Voice4Thought presents poetry slam at ‘Bevrijdingsfestival Den Haag’
On the 5th of May, Liberation Day in the Netherlands, The Hague will host its annual ‘Bevrijdingsfestival’ to celebrate our freedom. Like any other year, city-busses will depart from Malieveld that offer visitors of the festival the opportunity to delve into the underlying message of the festival. This year’s message is: “Pass on freedom”. Voice4Thought will account for one of the busses. Hop on our Voice4Thought-bus, where we will enjoy poetry slam from Croquemort (Chad), Mette van Dijk (the Netherlands) and Barbara Gwanmesia (Cameroon). After, we will share a critical dialogue on the question: “What does freedom mean to you?”
It has been 71 years since the Netherlands has been freed from the German oppression during World War II. The celebration of this freedom is central to the festival during Liberation Day in The Hague. However, we can not enjoy and celebrate this freedom without remembering the dark period that we endured before this freedom. Neither can we enjoy this freedom without reminding ourselves of the darkness that many people in the world still live in today.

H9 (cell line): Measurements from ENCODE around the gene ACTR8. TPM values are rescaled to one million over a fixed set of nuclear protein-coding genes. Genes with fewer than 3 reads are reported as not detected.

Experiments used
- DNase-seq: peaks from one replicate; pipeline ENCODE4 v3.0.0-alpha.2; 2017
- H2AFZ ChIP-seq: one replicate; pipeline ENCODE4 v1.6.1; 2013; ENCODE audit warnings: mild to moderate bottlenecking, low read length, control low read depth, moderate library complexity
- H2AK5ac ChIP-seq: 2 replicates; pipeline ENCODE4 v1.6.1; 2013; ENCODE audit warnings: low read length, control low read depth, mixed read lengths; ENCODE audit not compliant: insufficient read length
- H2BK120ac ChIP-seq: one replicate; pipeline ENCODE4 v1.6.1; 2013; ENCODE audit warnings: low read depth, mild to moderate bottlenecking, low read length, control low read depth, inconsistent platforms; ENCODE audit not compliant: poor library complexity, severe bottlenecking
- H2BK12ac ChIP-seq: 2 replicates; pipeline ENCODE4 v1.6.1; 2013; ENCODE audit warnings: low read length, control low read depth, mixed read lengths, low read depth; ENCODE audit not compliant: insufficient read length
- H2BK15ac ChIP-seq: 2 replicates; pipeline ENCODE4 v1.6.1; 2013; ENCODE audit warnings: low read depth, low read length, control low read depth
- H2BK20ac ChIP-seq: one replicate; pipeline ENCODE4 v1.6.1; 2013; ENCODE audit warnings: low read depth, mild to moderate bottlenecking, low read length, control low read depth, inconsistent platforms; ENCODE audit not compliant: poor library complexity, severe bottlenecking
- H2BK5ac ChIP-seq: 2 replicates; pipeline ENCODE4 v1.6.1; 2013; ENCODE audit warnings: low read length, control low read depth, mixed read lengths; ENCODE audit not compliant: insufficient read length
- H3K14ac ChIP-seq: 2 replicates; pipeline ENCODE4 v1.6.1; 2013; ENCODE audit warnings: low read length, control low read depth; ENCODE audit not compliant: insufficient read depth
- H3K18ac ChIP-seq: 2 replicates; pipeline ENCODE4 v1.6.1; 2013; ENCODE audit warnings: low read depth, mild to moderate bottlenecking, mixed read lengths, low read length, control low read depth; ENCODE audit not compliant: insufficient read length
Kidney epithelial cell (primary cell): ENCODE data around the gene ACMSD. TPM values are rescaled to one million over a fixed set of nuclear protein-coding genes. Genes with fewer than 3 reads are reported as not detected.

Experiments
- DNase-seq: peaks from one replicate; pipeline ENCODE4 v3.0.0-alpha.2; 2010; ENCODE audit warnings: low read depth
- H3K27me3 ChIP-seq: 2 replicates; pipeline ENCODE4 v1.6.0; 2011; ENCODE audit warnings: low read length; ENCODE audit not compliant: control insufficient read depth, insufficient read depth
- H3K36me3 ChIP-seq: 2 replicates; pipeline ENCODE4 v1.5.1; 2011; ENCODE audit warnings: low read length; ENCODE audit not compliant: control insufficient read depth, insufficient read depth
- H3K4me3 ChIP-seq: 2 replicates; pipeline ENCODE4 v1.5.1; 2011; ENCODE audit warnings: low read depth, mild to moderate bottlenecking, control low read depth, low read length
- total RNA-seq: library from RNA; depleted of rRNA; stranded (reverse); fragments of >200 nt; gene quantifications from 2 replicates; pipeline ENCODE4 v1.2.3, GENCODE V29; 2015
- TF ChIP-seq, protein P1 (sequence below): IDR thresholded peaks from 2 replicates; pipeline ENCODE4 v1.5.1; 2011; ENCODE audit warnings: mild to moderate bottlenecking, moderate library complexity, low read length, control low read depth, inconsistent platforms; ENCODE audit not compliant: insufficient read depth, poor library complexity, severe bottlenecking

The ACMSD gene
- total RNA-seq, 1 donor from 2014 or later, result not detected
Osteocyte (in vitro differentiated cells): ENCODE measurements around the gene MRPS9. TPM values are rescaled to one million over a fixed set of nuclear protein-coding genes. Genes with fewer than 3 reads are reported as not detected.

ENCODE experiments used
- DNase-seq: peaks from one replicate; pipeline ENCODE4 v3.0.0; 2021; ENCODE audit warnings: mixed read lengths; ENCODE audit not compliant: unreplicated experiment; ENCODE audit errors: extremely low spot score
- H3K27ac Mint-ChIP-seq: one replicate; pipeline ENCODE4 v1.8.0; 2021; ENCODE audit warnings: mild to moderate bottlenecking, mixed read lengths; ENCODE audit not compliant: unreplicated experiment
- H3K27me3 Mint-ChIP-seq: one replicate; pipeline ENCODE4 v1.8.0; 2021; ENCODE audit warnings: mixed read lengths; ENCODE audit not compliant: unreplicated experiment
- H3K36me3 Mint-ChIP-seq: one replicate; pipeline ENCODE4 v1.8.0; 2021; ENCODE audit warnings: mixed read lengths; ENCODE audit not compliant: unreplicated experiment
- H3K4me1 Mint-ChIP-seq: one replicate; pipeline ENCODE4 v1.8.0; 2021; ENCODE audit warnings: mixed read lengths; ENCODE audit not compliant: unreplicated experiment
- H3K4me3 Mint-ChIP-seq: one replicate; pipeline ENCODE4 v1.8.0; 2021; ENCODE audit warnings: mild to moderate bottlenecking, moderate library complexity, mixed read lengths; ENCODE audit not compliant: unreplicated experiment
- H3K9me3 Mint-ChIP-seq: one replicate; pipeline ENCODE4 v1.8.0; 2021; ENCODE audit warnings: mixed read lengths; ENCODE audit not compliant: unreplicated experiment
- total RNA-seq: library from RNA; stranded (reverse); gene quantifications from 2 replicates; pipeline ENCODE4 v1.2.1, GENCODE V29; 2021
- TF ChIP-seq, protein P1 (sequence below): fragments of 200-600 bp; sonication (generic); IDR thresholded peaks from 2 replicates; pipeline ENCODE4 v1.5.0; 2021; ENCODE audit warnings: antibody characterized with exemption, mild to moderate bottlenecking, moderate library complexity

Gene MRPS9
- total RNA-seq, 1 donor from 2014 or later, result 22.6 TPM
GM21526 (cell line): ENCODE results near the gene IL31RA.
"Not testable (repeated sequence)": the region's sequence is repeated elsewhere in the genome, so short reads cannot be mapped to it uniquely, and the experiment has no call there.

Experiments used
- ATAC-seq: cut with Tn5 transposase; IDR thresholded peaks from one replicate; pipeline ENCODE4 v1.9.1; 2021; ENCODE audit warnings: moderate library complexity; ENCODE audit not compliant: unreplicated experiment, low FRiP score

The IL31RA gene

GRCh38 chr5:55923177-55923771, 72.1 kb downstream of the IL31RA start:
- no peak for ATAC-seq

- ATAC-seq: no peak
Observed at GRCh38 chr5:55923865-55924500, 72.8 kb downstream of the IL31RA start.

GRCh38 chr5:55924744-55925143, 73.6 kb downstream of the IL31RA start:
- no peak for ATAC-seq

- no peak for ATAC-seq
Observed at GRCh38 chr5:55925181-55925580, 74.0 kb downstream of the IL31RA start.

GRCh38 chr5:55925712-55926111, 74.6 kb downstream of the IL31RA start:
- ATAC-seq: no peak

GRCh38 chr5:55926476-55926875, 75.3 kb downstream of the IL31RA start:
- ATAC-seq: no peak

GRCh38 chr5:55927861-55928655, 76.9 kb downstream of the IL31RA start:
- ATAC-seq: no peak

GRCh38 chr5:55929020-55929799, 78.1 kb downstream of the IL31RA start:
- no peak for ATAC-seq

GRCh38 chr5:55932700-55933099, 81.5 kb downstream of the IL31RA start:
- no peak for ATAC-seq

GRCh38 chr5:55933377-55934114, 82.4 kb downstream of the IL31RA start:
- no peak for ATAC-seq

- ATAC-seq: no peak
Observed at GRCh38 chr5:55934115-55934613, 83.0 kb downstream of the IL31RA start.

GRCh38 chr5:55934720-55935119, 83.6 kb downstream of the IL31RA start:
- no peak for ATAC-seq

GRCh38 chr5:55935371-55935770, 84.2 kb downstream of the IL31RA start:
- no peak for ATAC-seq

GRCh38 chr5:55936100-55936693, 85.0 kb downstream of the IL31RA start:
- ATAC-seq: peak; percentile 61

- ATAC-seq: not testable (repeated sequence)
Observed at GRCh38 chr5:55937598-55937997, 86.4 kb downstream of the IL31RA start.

Living in freedom for such a long time, it sometimes seems self-evident that every human has a right to be free, to live in peace. Needless to say: it is a universal right for every human on Earth! However, do people, who are confronted with repressive regimes every day, experience the same freedom as we do? Is freedom obvious? Is what we call freedom, the same freedom that others adhere to? Is freedom, as a way of thinking in the Western world, what we need to change course in other parts of the world? And what does confrontation and dialogue on this subject between people from Europe and Africa offer us? Do we have sufficient knowledge about each other? And what can we learn from each other?
The Voice4Thought-bus leaves the Vfonds Busplatform from Malieveld at 17.00-17.30u.
More information can be found here:
Eefje Gilbert is a research master student in African Studies at Leiden University. For her Master’s thesis she takes a look at networks of (dis)connection surrounding the new deepsea harbour in Kribi, Cameroon. For this research project she spent four months in Cameroon during the rainy season 2013 and the two following months interviewing Dutch stakeholders and researchers in The Netherlands.